🔹 5m: Business rates 🔹 10m: Store closures – is there more rightsizing to do or has the industry now recalibrated? 🔹 14m: Wilko’s demise and rebirth: what went wrong and how will the new stores be different? 🔹 21m: Back from the brink: how to revive defunct brands 🔹 28m: Mixed fashion fortunes: Is Asos still relevant and what’s the secret to Next’s resilience? 🔹 37m: New Channel 5 Lidl documentary 🔹 40m: Future of the high street
If you’re not innovating, you’re standing still and that is the most dangerous place to be in retail. Perpetual disruption requires perpetual innovation.
The most successful retailers today are those that reject the status quo. They foster a culture of innovation and fast failure. Everything they do begins and ends with the customer. They understand that they have to keep moving, constantly evolving their proposition, and experimenting with new technologies in order to stay relevant in this digital era.
That’s easier said than done in the current climate. Ongoing cost pressures and soft consumer demand mean that retailers must deal with more pressing, short-term challenges. In times like these, innovation can often get put to the back burner.
However, now more than ever, it’s essential that retailers embrace technology as a means of driving efficiencies as well as enhancing the customer experience. I keep coming back to the phrase ‘tech-enabled human touch’. In my view, this is what’s going to separate the retail winners from the losers going forward. Store associates are a retailer’s most valuable asset. Equipping them with the right digital tools means that they can quickly address any customer pain points and cut friction from the in-store experience (ie. help a shopper to find an item on the shelf, reorder an item that is out of stock, or check a customer out on the spot with a mobile POS device).
And, with greater transparency around a customer’s shopping habits across both physical and digital channels, it also enables staff to offer a more deeply customised experience. This is only going to improve as retailers look to AI to power those more personalised recommendations.
And things are moving quickly. At a client event in Cannes earlier this month, Manhattan Associates CEO Eddie Capel reminded us that it took Netflix ten years to get to 100 million users. It took TikTok 9 months. And for ChatGPT – just two months.
Generative AI will transform retail. This is an industry that is accustomed to a certain level of disruption, but today technology is progressing at a mind-boggling pace. Many believe we are on the cusp of another ‘smartphone moment’ where an immersive digital world is about to transform our lives.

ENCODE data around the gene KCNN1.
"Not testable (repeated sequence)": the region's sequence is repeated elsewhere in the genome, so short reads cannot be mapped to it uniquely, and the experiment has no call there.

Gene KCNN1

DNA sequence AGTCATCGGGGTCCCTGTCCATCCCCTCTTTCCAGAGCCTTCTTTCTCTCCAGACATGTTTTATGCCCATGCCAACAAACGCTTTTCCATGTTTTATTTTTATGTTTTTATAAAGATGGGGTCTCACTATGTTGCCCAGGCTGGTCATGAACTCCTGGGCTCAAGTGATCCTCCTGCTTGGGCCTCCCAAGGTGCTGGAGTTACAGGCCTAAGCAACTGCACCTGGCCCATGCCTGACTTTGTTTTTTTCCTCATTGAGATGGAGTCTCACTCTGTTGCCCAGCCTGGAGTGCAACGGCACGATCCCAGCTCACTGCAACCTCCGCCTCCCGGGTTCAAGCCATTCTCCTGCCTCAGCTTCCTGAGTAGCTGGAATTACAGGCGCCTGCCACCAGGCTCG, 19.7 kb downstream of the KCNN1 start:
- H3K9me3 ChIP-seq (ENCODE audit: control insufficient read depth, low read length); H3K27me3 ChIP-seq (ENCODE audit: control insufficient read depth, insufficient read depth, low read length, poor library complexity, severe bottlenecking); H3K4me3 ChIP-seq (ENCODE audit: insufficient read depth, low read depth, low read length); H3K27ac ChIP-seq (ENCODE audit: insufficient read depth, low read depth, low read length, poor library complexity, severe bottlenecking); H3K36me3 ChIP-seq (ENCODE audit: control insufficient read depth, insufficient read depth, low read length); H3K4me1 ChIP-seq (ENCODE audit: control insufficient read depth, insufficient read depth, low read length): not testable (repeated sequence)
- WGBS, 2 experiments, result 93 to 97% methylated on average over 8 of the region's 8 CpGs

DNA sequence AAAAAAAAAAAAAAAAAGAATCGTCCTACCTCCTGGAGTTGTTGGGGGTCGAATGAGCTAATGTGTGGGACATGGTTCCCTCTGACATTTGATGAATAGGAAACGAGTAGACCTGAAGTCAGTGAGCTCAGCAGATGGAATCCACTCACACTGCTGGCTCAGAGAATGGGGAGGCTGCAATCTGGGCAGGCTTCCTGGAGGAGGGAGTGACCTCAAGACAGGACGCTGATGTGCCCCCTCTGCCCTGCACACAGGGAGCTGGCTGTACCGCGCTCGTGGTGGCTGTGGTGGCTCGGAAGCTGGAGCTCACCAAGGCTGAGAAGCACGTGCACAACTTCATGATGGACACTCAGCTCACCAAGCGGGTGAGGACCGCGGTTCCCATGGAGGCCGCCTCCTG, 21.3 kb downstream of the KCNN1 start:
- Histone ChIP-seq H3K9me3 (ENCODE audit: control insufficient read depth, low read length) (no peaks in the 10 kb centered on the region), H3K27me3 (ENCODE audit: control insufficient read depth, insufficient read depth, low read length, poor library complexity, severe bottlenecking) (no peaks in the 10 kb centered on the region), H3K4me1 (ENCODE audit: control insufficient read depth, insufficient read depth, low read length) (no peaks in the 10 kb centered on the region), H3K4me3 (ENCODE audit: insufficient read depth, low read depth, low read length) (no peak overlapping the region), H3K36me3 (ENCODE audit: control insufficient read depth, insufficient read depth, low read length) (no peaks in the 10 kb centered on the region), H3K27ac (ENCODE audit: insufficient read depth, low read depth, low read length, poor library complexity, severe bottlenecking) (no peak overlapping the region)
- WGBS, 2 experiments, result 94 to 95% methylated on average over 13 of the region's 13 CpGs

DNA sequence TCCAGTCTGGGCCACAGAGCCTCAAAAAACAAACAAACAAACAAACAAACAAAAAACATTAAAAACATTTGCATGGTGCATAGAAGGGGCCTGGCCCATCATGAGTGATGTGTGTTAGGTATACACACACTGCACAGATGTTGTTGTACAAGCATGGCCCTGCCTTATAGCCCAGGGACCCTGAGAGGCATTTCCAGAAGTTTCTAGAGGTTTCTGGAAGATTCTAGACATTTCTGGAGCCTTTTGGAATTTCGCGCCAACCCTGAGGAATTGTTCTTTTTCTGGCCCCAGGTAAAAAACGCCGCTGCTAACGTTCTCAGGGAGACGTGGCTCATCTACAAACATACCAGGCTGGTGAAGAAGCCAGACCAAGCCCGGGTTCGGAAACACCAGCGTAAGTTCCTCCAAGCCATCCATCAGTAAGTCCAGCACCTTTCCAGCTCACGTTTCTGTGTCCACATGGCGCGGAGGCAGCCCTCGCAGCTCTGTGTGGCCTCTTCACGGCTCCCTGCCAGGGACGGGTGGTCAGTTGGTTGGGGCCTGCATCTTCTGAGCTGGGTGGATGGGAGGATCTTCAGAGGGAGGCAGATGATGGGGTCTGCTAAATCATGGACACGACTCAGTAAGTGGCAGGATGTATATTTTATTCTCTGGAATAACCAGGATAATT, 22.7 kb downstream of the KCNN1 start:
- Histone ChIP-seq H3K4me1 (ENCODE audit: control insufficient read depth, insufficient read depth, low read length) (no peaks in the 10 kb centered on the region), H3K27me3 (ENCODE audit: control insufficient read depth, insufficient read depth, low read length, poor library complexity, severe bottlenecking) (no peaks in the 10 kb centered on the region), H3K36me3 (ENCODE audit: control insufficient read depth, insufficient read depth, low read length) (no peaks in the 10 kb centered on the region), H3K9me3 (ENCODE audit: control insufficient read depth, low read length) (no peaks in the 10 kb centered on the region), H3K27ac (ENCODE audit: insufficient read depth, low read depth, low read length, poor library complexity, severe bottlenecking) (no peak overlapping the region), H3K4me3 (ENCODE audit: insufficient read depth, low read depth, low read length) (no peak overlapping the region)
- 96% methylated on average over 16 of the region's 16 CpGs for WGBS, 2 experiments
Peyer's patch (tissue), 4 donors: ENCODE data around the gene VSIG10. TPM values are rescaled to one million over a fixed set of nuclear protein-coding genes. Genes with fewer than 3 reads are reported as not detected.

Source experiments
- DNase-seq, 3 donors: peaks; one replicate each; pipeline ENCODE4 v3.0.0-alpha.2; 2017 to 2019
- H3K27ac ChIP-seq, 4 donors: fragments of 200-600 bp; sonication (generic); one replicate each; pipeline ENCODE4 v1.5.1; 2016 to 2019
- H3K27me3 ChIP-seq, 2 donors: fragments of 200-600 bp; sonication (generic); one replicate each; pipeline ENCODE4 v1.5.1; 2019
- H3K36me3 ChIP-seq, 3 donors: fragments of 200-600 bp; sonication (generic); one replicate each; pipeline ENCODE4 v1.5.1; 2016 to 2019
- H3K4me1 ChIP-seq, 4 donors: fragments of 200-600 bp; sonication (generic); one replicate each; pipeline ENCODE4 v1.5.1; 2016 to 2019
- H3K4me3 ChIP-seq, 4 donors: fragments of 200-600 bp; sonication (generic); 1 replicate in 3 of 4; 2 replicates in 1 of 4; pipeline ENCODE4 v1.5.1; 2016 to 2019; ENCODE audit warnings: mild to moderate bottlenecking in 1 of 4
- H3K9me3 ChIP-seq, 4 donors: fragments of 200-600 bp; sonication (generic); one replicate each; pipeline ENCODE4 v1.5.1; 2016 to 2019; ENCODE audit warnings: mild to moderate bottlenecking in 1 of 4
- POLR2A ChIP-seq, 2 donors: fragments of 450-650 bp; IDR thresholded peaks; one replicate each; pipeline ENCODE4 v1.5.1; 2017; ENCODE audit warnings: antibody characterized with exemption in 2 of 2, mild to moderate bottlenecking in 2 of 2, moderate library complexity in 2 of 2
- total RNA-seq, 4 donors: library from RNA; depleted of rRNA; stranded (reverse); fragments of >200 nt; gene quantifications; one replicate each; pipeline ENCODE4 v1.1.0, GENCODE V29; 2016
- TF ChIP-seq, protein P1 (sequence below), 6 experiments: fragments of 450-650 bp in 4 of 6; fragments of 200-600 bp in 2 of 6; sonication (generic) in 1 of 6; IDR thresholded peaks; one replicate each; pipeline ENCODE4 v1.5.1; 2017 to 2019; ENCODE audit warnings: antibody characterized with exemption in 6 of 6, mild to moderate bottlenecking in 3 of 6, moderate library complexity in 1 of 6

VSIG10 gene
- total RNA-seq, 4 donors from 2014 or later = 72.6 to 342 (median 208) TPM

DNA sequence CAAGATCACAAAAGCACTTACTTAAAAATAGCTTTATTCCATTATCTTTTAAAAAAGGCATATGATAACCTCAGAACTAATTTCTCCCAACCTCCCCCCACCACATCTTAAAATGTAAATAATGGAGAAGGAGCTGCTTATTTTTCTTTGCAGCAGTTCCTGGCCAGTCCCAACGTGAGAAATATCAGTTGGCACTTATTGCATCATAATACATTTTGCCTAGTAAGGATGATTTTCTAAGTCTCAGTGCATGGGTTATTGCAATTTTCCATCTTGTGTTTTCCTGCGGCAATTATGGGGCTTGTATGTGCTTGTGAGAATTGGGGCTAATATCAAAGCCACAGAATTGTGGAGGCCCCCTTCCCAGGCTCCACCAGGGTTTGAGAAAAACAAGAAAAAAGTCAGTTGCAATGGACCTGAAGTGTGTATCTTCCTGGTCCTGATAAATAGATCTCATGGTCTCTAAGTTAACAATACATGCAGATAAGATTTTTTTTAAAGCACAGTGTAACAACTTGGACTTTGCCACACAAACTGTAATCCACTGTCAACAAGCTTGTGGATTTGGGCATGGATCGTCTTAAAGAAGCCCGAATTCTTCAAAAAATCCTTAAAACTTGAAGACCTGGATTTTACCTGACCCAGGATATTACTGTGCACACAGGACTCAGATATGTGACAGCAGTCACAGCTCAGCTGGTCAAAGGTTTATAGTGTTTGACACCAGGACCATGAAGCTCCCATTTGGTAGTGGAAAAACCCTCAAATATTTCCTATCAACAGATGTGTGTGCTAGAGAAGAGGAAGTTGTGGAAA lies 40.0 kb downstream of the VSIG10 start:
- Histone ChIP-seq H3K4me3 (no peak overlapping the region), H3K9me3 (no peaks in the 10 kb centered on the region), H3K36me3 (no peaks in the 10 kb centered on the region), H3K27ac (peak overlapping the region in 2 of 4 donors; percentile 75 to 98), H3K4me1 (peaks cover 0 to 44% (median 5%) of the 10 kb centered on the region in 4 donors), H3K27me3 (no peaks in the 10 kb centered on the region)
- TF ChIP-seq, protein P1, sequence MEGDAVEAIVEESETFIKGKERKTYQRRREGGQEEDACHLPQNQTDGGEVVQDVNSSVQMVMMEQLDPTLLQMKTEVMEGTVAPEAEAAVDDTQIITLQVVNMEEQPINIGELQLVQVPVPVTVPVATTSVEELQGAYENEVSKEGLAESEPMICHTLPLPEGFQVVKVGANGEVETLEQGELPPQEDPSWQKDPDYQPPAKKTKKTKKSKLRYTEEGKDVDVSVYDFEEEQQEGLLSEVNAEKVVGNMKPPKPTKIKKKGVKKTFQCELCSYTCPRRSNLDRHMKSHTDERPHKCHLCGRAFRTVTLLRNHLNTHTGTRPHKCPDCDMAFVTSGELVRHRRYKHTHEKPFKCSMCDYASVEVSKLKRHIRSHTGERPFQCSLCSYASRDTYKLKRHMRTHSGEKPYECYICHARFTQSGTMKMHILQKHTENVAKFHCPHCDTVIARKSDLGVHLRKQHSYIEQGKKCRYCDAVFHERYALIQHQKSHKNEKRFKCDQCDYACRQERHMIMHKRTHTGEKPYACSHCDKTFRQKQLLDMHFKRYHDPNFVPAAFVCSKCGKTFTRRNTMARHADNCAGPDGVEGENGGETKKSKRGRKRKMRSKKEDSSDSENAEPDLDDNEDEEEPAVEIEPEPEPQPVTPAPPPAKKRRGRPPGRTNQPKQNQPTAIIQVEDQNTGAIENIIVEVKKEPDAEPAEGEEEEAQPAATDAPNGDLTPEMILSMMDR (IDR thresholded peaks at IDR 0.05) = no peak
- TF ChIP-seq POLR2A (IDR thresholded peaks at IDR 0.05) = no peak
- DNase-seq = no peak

But will we all be donning VR headsets and living in the metaverse? I don’t think so. When exploring these new disruptive technologies, it can be difficult to separate the hype from reality. When it comes to the metaverse, there is much scepticism and general befuddlement. What is it? How do you enter it? Is anyone even there?
It’s difficult to define right now because it’s still being built. And if you ask those who are building it what the metaverse is, you’ll get a ton of different answers. This means that to the layperson consumer it can be a difficult, almost impossible, concept to grasp.
However, just as retailers have digitised their physical stores, they must now turn their focus to making our digital experiences more immersive. Today, online shopping is still fairly one-dimensional. It’s transactional. But it’s moving in the right direction – it’s becoming more engaging and discovery-led. For example, retailers are increasingly using video and 3D images (often AI-generated) to create more contextual experiences for online shoppers. Augmented reality (AR) is bridging the gap between physical and digital retail, especially in beauty, luxury, footwear and home. Virtual shopping consultations are connecting online shoppers with in-store staff, again harnessing expertise to elevate the customer experience. Liveshopping, too, is picking up momentum and social commerce is taking the discoverable and making it transactional. People used to find products; today products find people.
If we look even further into the future, we won’t know where the physical world ends and the digital one begins. Our AI-powered shopping assistants will make our lives easier and more connected than ever before (Bill Gates even thinks they will kill off Amazon and Google search). Virtual showrooms will never replace the physical store but they will become the next best thing. And spatial commerce has the potential to completely redefine the online shopping experience.
The future is wildly exciting for retail. Don’t get left behind.
This commentary originally featured in the KPMG/Retail Next Retail Think Tank Q3 whitepaper. Read in full.
TLDL: Victoria Secret’s newfound conscience and subsequent brand overhaul whiffed of inauthenticity. Too much, too soon… alienating both those in favour (who perhaps questioned the integrity of such a radical makeover) and those not.
Don’t get me wrong, there still very much appears to be a desire to shop in an environmentally conscious way – but consumers are currently less willing (or able) to pay for it. Of the 6,000 global consumers surveyed by Manhattan Associates, 45% said they still consider sustainability a top or important consideration when choosing where to shop, but this is down slightly on the 50% who agreed with that statement last year.
Persistent economic concerns have curbed consumers’ appetite for sustainable shopping. In the current climate, frugality trumps sustainability. The perception, and at times reality, that green products come at a price premium has led shoppers to abandon their eco credentials to switch to low-cost alternatives.
The Manhattan survey presented consumers with pairs of priorities (ie. “cheaper” vs “environmental friendliness” in terms of brand, product and delivery) and asked them to select which they are currently choosing. Unsurprisingly, “cheaper” prevailed the majority of the time.